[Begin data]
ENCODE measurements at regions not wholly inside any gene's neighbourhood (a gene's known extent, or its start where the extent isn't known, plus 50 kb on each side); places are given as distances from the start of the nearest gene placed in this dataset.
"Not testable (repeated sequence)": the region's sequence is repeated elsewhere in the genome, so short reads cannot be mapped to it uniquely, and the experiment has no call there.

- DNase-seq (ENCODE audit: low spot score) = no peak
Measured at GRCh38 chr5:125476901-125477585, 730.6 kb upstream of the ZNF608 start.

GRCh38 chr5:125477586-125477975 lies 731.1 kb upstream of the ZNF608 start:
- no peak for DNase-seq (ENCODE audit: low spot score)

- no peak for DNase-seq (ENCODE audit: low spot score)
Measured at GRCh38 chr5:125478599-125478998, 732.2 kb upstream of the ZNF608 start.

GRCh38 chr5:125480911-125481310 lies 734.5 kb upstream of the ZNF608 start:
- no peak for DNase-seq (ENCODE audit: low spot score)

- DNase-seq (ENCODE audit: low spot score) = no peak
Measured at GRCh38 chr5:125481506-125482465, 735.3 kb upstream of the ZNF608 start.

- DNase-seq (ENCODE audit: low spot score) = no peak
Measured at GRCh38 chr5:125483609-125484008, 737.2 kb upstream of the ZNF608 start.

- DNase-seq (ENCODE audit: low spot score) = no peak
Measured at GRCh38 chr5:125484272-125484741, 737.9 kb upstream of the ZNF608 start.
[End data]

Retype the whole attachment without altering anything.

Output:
ENCODE measurements at regions not wholly inside any gene's neighbourhood (a gene's known extent, or its start where the extent isn't known, plus 50 kb on each side); places are given as distances from the start of the nearest gene placed in this dataset.
"Not testable (repeated sequence)": the region's sequence is repeated elsewhere in the genome, so short reads cannot be mapped to it uniquely, and the experiment has no call there.

- DNase-seq (ENCODE audit: low spot score) = no peak
Measured at GRCh38 chr5:125476901-125477585, 730.6 kb upstream of the ZNF608 start.

GRCh38 chr5:125477586-125477975 lies 731.1 kb upstream of the ZNF608 start:
- no peak for DNase-seq (ENCODE audit: low spot score)

- no peak for DNase-seq (ENCODE audit: low spot score)
Measured at GRCh38 chr5:125478599-125478998, 732.2 kb upstream of the ZNF608 start.

GRCh38 chr5:125480911-125481310 lies 734.5 kb upstream of the ZNF608 start:
- no peak for DNase-seq (ENCODE audit: low spot score)

- DNase-seq (ENCODE audit: low spot score) = no peak
Measured at GRCh38 chr5:125481506-125482465, 735.3 kb upstream of the ZNF608 start.

- DNase-seq (ENCODE audit: low spot score) = no peak
Measured at GRCh38 chr5:125483609-125484008, 737.2 kb upstream of the ZNF608 start.

- DNase-seq (ENCODE audit: low spot score) = no peak
Measured at GRCh38 chr5:125484272-125484741, 737.9 kb upstream of the ZNF608 start.